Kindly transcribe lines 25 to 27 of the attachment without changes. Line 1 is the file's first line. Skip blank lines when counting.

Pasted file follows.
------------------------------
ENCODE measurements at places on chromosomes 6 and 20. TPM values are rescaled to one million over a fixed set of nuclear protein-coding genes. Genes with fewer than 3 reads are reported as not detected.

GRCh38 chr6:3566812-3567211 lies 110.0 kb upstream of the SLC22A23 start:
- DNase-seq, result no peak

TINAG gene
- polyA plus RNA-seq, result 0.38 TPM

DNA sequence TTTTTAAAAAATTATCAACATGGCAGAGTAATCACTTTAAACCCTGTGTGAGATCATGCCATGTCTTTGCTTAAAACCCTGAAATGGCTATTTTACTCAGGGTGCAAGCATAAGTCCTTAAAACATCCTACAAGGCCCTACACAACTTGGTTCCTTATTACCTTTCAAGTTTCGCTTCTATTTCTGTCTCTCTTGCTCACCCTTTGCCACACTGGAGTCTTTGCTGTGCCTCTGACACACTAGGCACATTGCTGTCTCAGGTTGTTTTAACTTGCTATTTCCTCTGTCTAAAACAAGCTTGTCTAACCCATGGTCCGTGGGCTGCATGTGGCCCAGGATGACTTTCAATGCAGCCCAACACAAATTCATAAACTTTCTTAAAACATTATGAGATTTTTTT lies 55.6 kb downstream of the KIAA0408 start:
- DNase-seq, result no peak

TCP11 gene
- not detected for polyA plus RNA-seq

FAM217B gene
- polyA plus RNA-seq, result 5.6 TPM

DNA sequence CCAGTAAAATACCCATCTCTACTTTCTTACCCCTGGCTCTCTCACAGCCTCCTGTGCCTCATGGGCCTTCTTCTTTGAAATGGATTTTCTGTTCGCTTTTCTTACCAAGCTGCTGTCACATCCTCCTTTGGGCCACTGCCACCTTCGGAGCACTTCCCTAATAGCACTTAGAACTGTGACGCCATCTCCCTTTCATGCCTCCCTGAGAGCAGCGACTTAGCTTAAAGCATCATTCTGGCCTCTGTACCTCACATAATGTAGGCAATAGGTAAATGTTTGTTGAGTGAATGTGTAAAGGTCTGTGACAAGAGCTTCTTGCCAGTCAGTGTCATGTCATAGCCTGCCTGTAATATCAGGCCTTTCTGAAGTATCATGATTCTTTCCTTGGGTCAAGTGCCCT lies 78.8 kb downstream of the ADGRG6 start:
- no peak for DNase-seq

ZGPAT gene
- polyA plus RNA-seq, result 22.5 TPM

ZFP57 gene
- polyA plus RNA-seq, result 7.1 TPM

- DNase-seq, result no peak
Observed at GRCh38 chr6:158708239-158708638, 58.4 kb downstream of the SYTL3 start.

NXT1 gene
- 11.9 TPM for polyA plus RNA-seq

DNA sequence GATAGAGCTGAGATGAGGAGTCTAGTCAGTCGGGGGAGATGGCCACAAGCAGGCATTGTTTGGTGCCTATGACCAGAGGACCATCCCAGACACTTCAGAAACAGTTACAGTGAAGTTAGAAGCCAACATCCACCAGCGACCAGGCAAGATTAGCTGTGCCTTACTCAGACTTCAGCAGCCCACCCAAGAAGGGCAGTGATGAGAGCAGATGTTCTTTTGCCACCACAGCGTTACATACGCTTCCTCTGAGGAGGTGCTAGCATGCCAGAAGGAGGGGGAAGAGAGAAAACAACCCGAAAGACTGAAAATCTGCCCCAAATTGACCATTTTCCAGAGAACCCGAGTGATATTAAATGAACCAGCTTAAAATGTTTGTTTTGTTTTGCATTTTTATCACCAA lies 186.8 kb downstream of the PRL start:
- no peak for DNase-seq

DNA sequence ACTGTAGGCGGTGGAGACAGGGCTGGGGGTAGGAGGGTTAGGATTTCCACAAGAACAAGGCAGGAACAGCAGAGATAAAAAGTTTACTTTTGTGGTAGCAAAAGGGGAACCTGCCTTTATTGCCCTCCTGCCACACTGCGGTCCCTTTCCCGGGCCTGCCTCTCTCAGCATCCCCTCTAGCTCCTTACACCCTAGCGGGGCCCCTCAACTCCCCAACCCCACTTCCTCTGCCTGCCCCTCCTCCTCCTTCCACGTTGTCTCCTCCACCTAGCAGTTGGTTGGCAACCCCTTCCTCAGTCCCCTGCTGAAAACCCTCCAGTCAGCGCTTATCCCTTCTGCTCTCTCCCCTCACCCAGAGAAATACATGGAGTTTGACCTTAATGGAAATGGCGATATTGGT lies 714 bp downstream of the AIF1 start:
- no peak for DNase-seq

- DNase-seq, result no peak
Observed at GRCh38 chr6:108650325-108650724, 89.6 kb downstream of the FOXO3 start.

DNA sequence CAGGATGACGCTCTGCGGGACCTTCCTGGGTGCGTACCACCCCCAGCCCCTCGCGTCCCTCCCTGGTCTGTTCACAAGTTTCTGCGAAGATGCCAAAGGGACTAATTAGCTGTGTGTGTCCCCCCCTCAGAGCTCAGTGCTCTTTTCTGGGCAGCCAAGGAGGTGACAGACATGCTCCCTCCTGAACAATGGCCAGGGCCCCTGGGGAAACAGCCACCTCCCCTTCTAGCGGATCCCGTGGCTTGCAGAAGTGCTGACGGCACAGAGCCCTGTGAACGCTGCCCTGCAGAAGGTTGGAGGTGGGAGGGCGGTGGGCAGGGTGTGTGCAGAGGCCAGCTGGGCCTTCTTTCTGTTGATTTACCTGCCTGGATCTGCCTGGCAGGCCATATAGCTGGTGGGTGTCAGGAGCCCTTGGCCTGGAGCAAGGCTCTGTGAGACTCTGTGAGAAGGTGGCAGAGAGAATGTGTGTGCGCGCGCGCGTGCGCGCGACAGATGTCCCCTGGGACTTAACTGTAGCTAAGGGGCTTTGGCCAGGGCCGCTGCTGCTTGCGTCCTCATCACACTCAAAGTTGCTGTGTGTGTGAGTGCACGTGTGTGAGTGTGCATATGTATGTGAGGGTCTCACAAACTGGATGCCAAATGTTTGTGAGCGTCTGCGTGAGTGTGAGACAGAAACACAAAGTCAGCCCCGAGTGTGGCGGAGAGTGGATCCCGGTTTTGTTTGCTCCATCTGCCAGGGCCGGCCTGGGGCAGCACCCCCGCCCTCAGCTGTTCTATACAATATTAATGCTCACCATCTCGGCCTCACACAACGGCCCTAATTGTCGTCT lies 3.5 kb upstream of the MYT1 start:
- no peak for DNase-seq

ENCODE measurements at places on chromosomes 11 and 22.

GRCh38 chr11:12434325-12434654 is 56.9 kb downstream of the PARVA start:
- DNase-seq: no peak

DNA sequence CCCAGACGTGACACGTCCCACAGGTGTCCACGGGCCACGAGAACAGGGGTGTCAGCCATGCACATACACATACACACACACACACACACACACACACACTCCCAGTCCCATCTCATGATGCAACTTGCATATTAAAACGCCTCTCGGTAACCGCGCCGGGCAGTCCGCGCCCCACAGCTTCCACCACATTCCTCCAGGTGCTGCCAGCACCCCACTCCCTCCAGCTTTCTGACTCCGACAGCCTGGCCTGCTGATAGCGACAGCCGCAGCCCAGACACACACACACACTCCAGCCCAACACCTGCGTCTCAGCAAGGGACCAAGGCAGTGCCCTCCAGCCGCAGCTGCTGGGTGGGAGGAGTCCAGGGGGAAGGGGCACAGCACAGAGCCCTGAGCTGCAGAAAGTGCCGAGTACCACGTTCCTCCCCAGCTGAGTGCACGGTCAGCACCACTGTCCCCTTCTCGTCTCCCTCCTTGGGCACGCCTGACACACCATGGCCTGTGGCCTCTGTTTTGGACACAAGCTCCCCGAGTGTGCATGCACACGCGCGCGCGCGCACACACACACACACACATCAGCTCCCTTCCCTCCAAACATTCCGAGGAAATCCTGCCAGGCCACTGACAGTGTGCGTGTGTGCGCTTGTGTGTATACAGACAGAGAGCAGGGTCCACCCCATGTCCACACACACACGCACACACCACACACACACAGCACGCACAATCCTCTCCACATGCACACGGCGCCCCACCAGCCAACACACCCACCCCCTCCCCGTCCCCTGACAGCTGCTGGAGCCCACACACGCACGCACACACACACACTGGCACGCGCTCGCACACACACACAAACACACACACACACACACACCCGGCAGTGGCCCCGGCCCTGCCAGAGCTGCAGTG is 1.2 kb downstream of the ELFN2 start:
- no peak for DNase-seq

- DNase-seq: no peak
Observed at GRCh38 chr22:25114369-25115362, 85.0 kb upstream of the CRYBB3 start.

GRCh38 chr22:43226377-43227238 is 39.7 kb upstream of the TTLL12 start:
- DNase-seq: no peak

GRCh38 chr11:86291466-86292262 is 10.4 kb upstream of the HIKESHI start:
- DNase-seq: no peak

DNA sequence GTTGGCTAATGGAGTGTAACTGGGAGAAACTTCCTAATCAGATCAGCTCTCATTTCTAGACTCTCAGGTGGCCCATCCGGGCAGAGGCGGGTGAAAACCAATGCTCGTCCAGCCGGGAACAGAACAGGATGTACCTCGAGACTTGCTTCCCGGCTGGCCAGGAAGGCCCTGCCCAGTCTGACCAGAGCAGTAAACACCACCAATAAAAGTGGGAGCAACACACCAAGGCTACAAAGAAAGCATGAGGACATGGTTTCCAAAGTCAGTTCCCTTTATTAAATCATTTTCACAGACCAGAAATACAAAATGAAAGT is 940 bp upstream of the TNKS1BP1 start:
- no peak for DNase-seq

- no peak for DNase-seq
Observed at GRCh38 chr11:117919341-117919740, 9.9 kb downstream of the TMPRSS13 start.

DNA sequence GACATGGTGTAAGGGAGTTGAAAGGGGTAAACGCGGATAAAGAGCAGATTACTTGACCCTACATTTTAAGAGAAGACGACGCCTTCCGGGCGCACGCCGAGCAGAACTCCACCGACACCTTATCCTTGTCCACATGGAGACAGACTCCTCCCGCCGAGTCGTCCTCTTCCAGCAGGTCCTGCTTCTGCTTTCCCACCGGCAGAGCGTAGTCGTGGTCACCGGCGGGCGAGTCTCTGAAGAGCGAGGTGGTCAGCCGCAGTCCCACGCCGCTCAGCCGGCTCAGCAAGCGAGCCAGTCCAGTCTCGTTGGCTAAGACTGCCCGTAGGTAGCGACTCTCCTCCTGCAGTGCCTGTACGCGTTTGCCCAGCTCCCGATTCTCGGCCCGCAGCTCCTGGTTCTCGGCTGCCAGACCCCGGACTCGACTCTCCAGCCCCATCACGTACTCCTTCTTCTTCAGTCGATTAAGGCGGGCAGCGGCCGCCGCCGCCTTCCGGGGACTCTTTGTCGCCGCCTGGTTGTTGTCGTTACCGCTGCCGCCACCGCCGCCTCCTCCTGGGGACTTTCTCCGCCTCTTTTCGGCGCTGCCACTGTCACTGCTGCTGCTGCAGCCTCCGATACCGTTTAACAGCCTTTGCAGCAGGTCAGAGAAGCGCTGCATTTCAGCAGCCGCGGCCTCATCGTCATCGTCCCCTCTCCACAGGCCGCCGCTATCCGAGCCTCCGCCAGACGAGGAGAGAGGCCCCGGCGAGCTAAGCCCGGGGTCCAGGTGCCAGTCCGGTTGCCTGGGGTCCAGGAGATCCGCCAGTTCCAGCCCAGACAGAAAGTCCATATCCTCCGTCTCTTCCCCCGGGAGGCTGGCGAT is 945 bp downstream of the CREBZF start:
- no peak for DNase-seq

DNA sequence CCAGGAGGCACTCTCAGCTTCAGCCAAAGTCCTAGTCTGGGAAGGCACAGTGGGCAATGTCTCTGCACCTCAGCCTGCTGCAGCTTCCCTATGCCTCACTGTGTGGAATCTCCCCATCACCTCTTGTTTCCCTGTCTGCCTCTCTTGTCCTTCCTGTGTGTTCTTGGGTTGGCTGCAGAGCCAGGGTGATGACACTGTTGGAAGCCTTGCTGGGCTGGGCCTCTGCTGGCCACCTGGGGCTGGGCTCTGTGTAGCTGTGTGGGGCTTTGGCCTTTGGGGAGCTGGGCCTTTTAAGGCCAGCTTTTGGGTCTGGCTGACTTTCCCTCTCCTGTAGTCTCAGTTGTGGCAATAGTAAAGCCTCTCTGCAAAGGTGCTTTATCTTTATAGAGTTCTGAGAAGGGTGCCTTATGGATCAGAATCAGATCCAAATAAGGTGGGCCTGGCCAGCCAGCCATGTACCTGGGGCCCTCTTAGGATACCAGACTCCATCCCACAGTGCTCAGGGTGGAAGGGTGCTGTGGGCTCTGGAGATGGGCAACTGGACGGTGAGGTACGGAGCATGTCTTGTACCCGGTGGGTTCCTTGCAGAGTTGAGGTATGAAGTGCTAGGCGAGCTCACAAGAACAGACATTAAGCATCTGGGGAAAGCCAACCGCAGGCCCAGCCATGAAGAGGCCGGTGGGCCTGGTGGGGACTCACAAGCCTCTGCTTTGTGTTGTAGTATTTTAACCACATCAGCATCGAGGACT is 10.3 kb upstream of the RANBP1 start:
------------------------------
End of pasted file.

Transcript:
- no peak for DNase-seq

- DNase-seq, result no peak
Observed at GRCh38 chr6:108650325-108650724, 89.6 kb downstream of the FOXO3 start.